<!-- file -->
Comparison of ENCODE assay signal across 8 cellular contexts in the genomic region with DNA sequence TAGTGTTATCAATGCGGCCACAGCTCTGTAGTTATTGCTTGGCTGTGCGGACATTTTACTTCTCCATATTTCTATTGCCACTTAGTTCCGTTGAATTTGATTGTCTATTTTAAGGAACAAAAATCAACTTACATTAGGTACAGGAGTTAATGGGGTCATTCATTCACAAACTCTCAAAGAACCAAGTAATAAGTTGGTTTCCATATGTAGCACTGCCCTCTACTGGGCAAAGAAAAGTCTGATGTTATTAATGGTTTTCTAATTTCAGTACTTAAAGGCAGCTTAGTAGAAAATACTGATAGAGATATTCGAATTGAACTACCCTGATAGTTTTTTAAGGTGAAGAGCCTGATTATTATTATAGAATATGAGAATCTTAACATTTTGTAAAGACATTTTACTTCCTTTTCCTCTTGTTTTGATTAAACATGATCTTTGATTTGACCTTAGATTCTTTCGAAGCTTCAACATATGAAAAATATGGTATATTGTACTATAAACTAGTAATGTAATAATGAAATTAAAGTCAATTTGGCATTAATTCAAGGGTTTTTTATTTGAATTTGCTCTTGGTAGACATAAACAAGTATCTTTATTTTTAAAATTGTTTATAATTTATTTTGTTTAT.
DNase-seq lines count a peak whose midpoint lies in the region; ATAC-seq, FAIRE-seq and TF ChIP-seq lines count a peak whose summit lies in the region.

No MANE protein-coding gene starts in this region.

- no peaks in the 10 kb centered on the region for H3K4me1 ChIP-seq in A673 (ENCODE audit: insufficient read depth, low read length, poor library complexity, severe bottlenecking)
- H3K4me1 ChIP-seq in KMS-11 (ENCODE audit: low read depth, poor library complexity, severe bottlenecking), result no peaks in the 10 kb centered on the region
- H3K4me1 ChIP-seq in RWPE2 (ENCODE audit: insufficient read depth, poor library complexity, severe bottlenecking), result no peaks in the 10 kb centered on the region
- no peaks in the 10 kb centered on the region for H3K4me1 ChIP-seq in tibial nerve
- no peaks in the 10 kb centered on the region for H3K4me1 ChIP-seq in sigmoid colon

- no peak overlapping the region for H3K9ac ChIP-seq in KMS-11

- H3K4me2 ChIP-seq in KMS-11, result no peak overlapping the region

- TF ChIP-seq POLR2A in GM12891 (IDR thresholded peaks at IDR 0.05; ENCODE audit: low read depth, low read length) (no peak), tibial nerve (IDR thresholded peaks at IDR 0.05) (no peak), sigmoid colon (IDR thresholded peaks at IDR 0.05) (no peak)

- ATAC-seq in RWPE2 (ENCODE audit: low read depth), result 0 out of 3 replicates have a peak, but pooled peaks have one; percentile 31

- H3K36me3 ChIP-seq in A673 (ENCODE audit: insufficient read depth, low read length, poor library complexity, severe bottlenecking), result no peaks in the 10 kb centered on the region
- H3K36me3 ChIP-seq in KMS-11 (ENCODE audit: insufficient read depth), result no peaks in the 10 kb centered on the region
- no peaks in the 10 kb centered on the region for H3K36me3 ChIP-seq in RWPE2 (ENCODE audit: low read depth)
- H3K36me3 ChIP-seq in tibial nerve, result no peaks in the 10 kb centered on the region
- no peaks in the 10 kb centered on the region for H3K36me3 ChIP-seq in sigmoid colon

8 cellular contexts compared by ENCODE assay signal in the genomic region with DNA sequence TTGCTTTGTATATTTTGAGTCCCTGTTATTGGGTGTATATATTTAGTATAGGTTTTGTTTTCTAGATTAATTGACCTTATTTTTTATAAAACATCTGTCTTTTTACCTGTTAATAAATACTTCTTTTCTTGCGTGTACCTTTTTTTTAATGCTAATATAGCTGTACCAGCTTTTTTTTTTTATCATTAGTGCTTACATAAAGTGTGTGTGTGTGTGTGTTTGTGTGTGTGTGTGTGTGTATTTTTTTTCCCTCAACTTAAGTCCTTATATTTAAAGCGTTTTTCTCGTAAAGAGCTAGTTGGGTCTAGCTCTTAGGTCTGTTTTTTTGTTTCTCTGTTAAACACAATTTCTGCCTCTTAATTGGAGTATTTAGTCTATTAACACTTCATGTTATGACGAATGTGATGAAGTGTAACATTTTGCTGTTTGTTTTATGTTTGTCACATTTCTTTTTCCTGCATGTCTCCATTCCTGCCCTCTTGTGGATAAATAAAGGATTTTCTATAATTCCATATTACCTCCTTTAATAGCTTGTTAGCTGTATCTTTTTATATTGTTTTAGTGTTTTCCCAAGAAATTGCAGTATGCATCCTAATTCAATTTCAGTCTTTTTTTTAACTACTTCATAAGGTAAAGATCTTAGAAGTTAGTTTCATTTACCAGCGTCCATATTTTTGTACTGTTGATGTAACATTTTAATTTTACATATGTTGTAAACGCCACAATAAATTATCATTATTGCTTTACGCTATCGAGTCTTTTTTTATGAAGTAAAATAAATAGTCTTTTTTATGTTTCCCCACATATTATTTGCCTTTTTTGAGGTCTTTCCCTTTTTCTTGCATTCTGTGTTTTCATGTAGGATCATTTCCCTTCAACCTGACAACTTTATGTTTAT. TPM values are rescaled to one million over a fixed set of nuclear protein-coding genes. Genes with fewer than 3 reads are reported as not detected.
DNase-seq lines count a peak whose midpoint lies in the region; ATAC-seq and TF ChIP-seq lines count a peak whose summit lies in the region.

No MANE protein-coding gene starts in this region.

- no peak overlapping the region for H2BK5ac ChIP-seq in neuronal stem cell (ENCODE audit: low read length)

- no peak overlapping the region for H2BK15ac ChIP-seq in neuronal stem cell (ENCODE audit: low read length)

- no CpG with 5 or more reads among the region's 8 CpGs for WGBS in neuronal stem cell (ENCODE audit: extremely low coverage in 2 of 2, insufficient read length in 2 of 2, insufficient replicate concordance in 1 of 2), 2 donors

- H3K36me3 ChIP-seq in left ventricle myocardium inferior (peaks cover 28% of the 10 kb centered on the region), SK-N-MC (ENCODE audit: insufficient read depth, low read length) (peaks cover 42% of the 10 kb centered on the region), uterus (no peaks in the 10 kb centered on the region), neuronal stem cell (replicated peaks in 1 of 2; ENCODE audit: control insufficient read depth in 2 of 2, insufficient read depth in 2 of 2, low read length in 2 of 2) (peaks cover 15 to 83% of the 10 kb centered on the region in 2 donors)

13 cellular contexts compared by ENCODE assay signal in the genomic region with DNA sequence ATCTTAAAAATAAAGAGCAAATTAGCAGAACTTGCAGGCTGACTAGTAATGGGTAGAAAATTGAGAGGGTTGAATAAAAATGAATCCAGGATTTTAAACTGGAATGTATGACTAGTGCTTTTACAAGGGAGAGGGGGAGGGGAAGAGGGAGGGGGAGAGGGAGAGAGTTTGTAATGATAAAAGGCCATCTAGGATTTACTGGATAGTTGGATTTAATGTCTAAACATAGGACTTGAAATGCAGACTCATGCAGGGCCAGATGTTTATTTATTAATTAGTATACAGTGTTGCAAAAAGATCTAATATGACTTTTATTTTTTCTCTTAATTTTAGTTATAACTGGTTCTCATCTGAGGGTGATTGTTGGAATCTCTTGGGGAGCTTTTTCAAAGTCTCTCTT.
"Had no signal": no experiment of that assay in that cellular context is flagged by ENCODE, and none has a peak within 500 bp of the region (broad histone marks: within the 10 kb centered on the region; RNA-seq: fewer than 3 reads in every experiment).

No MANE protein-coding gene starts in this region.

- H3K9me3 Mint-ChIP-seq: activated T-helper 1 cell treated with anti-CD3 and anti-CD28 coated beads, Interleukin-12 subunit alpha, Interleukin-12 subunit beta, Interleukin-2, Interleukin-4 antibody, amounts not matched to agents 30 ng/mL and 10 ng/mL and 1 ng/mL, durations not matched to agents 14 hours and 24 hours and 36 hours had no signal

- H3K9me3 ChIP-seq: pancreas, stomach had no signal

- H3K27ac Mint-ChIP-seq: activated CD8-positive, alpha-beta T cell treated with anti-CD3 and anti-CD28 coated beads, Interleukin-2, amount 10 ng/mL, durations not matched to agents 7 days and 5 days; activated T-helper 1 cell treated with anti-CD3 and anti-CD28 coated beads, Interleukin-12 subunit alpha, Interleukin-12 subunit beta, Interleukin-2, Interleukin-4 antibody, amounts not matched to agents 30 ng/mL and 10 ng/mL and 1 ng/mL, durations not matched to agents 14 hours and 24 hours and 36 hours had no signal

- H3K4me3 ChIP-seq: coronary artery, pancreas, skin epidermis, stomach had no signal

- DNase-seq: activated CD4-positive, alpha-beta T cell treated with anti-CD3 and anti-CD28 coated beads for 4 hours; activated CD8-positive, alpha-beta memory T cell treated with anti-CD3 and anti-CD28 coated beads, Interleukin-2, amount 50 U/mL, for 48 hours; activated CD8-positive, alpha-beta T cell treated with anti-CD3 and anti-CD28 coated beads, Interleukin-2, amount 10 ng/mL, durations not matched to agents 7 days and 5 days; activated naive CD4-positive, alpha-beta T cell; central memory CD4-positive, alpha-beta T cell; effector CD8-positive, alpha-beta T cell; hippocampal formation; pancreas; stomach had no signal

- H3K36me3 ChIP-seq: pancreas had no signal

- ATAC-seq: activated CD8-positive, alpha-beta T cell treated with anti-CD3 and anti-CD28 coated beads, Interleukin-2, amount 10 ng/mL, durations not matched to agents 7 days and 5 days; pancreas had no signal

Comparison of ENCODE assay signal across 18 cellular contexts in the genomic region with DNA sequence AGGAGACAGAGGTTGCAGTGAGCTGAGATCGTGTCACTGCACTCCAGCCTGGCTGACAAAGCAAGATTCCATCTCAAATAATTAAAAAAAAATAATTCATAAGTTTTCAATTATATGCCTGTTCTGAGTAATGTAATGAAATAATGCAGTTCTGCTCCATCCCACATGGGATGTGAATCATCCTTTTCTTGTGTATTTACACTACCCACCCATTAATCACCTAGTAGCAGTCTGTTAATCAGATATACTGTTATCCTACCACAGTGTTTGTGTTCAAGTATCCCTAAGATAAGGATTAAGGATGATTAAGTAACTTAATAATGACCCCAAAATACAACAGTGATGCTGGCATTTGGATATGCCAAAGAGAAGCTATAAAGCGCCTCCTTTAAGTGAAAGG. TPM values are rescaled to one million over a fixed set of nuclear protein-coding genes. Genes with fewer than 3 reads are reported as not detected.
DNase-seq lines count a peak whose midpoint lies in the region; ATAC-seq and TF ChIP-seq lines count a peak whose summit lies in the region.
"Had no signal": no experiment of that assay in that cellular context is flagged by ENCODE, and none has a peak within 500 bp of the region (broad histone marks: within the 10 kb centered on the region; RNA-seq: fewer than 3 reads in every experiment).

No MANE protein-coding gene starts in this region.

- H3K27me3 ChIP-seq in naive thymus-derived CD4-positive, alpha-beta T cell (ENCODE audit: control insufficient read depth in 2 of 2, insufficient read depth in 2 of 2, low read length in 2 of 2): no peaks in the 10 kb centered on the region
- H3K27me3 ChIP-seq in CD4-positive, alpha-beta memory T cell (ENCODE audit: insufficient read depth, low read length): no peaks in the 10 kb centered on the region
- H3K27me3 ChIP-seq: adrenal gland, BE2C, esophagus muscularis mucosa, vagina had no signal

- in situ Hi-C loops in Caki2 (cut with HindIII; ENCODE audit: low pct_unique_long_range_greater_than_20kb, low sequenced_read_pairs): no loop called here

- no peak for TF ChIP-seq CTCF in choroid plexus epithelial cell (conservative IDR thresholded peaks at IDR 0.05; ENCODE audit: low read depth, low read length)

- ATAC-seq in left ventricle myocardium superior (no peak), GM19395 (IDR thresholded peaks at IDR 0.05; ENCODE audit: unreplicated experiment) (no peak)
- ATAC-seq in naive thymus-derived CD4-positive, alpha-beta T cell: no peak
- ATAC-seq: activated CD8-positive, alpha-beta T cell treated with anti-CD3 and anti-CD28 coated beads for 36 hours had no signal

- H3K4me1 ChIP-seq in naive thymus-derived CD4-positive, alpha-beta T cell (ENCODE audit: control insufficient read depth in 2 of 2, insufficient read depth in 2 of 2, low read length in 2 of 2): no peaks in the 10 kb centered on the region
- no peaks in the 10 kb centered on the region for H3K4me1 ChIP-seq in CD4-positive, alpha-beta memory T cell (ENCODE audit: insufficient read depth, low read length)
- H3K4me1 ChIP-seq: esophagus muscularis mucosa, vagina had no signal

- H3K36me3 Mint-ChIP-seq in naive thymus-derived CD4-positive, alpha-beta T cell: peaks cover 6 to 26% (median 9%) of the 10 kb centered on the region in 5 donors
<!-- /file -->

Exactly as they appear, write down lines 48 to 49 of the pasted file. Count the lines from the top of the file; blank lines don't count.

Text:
- no peaks in the 10 kb centered on the region for H3K4me1 ChIP-seq in CD4-positive, alpha-beta memory T cell (ENCODE audit: insufficient read depth, low read length)
- H3K4me1 ChIP-seq: esophagus muscularis mucosa, vagina had no signal